Senate Unveils Pharmaceutical Access, Cost and Transparency (PACT) Act 3.0
Revamped bill builds on Senate’s work to reduce prescription drug costs,
promote transparency, and increase patient access
BOSTON (11/09/2023) – Today, the Massachusetts Senate unveiled An Act relative to Pharmaceutical Access, Cost and Transparency, otherwise known as the PACT Act 3.0. This comprehensive pharmaceutical cost control legislation is aimed at addressing the rapidly increasing costs of prescription drugs. By connecting the need for greater drug price transparency with policies to improve oversight for the pharmaceutical industry, the PACT Act 3.0 puts the Senate at the forefront of the state’s efforts to tackle rapidly increasing prescription drug costs. It will also reduce drug costs for patients and lower health care costs overall, as well as provide a no-cost sharing option for certain prescription drugs used to treat chronic illnesses that disproportionately affect communities of color and residents with lower income.
“The Senate is deeply committed to continuing its work to advance racial and economic equity, and addressing the burdensome health care costs on communities of color and low-income communities is a key component of this work. That’s why I am so proud that the Senate’s latest version of our prescription drug cost containment legislation directs insurers to offer certain prescription drugs used to treat asthma, heart disease, and diabetes—chronic illnesses that disproportionately affect communities of color and residents with lower income—at a low or no cost to consumers,” state Senate President Karen E. Spilka (D-Ashland). “Residents can’t wait for prescription drug relief, especially when lives are at stake. This is a bill that will take major steps towards addressing affordability for all our residents, along with increasing access to important life-saving medications. I’d like to thank Senator Friedman for her unwavering leadership on this issue, Senator Rodrigues and Senate Ways and Means for their hard work on this bill, and all the advocates, stakeholders and people who have contributed their voices to this discussion. I’m looking forward to passing this bill in the Senate before Thanksgiving and am hopeful to see a version of this bill on the Governor’s desk by the end of this session.”
“Massachusetts deserves a health care system that delivers affordable, high quality and accessible care to all our residents,” said Senator Cindy F. Friedman (D-Arlington), Senate chair of the Joint Committee on Health Care Financing. “Massachusetts serves as a national leader, providing ground-breaking health care services and fostering innovative breakthroughs for our biotech and life sciences sector. But everyday residents of our Commonwealth are being priced out of essential and life-saving medications. This bill begins to meet the urgency of this challenge by eliminating cost-sharing for generic drugs and capping out-of-pocket costs for brand name drugs used to treat insulin, asthma, and heart disease. In addition, this legislation will provide much needed relief for certain high-cost drugs, improve patient access to medications and pharmacies of their choice, and enhance transparency and oversight within the pharmaceutical industry. I hope this is the year we can get this bill signed into law.”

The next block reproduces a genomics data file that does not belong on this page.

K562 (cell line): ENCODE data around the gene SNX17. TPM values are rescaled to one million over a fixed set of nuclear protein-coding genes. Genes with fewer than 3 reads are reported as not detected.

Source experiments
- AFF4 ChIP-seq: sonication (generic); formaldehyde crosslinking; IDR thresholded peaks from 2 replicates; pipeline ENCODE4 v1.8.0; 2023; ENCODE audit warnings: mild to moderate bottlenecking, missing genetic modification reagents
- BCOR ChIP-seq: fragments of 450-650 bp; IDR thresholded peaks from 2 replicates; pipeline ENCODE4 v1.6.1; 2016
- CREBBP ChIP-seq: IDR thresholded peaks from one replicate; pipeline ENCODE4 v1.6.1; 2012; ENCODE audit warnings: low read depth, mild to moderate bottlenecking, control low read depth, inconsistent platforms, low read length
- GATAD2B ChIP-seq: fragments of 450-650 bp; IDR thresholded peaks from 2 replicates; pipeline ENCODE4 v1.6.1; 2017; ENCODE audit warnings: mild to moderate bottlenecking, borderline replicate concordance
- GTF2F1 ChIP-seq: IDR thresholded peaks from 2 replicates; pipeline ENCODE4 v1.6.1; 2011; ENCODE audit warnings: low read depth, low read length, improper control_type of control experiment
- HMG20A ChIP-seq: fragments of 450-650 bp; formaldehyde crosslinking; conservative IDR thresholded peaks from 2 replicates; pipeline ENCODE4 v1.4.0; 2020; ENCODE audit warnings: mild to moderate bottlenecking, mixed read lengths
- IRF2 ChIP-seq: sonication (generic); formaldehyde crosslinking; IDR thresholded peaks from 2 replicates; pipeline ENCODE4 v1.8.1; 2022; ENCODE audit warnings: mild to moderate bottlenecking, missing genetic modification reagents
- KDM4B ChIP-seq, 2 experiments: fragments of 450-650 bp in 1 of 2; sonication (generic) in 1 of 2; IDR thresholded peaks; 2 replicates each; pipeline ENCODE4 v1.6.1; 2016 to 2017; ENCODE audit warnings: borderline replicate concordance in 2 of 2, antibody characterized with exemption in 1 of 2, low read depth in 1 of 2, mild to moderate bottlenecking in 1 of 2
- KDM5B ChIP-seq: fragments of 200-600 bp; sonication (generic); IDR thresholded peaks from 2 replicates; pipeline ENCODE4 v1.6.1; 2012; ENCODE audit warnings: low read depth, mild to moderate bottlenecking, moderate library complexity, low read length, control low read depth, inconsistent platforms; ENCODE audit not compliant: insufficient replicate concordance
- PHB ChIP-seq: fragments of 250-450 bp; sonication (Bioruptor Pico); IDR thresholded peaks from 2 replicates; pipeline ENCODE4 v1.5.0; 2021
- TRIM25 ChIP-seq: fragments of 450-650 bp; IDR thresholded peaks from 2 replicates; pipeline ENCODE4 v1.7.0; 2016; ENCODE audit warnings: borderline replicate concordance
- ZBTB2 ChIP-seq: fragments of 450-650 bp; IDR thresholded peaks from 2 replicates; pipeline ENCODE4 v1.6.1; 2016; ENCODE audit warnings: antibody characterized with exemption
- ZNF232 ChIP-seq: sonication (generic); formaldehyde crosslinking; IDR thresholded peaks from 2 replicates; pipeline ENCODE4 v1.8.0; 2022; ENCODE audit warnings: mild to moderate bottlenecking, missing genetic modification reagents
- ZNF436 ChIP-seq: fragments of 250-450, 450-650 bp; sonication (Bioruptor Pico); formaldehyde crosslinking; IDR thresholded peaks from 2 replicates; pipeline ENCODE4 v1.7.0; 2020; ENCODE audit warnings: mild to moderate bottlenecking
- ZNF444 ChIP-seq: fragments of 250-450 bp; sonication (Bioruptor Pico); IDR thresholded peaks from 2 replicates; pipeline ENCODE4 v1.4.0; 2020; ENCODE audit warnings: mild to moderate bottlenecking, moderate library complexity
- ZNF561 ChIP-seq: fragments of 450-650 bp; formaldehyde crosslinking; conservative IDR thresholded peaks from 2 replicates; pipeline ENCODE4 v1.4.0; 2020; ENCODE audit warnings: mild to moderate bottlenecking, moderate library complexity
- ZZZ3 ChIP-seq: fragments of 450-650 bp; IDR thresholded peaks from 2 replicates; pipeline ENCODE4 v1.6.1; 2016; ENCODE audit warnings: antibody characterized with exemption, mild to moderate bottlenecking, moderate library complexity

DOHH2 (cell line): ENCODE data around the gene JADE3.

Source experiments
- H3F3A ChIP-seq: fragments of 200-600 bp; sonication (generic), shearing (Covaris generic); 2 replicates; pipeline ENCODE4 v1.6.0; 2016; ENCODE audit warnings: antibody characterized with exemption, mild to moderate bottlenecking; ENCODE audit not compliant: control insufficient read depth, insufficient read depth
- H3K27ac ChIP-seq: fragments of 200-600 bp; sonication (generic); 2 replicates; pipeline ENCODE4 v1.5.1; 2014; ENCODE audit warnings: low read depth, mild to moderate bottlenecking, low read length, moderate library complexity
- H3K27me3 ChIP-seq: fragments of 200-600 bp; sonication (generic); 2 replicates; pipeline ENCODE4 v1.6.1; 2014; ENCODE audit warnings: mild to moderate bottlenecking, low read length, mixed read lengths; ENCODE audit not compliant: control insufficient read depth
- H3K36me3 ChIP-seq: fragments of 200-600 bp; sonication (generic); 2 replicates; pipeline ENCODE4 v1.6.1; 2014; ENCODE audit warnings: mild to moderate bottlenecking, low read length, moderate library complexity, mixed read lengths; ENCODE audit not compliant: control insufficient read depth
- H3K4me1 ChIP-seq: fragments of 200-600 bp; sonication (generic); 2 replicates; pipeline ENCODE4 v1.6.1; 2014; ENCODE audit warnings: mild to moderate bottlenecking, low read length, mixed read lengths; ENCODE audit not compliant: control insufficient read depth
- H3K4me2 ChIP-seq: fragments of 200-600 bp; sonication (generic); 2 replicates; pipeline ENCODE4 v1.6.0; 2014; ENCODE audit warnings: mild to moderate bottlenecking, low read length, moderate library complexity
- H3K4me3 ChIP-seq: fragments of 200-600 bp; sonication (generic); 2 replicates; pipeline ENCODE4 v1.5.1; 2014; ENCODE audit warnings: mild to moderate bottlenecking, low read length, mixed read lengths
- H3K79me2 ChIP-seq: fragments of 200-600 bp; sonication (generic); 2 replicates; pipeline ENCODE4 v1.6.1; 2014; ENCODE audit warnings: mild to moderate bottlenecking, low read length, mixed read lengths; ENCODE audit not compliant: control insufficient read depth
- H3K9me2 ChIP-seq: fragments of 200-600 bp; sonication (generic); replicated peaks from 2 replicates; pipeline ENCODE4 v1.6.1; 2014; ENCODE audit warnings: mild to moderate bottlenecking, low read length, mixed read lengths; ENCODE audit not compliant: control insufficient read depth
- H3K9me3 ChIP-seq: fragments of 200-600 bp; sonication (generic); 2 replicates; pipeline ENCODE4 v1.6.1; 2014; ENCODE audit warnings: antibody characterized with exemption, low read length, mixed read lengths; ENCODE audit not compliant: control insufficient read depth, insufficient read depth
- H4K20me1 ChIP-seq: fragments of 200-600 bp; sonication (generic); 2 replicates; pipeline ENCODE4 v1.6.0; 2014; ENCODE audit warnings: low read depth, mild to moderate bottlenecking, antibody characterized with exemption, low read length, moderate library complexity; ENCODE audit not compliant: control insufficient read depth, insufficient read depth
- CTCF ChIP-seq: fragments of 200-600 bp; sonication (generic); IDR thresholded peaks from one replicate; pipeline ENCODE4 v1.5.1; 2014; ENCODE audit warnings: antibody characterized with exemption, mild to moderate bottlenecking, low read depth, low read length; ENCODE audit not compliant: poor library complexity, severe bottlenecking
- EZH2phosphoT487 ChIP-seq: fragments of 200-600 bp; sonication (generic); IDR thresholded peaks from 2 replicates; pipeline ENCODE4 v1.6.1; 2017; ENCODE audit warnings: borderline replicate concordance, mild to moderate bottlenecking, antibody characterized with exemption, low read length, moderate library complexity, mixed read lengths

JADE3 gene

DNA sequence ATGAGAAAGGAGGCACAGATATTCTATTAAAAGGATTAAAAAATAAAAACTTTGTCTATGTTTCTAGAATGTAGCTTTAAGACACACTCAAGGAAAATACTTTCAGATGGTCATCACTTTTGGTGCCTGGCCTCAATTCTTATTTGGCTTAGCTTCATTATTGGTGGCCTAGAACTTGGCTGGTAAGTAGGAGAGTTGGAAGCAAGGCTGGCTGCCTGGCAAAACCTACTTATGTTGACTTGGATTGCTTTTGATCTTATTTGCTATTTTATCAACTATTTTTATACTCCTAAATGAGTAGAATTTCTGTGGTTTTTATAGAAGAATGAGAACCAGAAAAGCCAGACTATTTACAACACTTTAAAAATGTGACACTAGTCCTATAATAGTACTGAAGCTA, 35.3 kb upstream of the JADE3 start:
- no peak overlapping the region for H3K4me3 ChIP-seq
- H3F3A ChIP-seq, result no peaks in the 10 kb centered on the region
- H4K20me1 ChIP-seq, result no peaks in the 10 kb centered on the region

“I am pleased the Senate is again moving this crucial prescription drug legislation forward,” said Senator Michael J. Rodrigues (D-Westport), Chair of the Senate Committee on Ways and Means. “Healthcare is all about accessibility and affordability, and this reform-minded consumer focused bill will allow increased access to prescription drugs while also considerably driving down the cost of everyday medications. I thank Senator Friedman for her leadership on this and many healthcare issues as this bill will literally save lives.”
Far too often, patients cannot access the medications they need due to high prescription drug prices. The PACT Act 3.0 contains enhanced accountability tools to address this and other barriers to care.
Currently, Massachusetts cannot effectively identify drugs where burdensome costs prevent patients from being able to afford them. These cost barriers also contribute to unaddressed health issues and often worsen conditions.
This legislation directs the Health Policy Commission (HPC), in consultation with stakeholders, to establish a process for identifying high drug prices that create access barriers to essential medicines that address the priority health care needs of residents of the Commonwealth. In addition, it allows the HPC to recommend pricing measures to increase patient access to necessary medications.
Pharmaceutical manufacturers that fail to comply with this process will be required to pay a fee that will go into a trust fund for a new drug cost assistance program to support patients with certain chronic health conditions that disproportionately impact communities of color and low-income communities.